27 September 2023
Between March and July 2023, Julia Horn and Gerd Leipold interviewed 27 representatives of socio-political actors (from trade unions, works councils, churches, social and welfare organisations, environmental organisations and the climate movement, five from academia and think tanks, three from networks and foundations).
On 22 June, an online discussion workshop was held with ten of the interviewees and five other guests from other socio-political fields. The topics of the discussion were the discrepancy between the leadership and members of an organisation and "climate money" as a financial instrument in climate policy, with an expert input.
Based on the interviews and the discussion round, a summarised report was compiled and has now been published. The final report summarises the most important results of the interviews, quotes and examples and contains the authors' recommendations for the engagement of socio-political actors in climate policy.
There was great interest in the topic of "climate money" as a financial equalisation mechanism during the discussion. Although it is included in the coalition agreement, the government has not yet launched a climate fund. There is a lot of half-knowledge and misunderstandings about what a climate money should and should not achieve. For example, a climate money paid out on a flat-rate per capita basis is not intended to have a steering effect; this is already provided by the CO2 price. The purpose of such a climate money is only to compensate for additional costs that arise due to price increases as a result of a CO2 price.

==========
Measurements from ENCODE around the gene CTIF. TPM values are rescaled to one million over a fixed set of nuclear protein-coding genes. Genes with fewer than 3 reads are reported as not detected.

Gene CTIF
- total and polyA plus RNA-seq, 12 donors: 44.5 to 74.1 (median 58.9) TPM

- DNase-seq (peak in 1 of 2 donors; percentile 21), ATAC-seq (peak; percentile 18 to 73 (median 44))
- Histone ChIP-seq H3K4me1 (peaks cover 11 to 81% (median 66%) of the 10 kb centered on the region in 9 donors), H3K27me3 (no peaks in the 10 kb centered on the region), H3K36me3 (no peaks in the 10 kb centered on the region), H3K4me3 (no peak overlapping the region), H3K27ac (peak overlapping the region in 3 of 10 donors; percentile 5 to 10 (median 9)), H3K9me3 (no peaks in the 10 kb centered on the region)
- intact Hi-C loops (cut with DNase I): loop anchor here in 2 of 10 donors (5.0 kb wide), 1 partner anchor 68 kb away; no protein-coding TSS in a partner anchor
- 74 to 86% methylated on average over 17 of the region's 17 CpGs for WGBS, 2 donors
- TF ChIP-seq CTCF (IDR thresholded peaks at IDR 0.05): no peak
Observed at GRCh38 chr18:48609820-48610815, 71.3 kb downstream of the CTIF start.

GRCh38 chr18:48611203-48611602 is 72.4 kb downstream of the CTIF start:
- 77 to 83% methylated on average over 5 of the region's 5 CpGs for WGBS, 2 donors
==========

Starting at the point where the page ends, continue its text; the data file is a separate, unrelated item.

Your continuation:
A social climate fund was recently adopted at EU level. This fund totalling 86.7 billion euros is intended to cushion higher costs. 5 billion of this will flow to Germany. Germany must submit a social climate plan by mid-2025 to organise the fund at national level. Prior to this, mandatory stakeholder consultations must take place. An exchange of good practice between EU member states is planned for the first half of 2024.
The upcoming organisation of the EU Social Climate Fund at German level is an opportunity for social actors to proactively help shape the process. Until now, stakeholders have often come forward as petitioners after the event and demand social cushioning. The EU obliges member states to organise stakeholder consultations. These can be used to involve stakeholders at an early stage and offer room for manoeuvre.
Are you working on similar topics? Do you have feedback or ideas? We look forward to hearing from you! You can also find out more about the project here.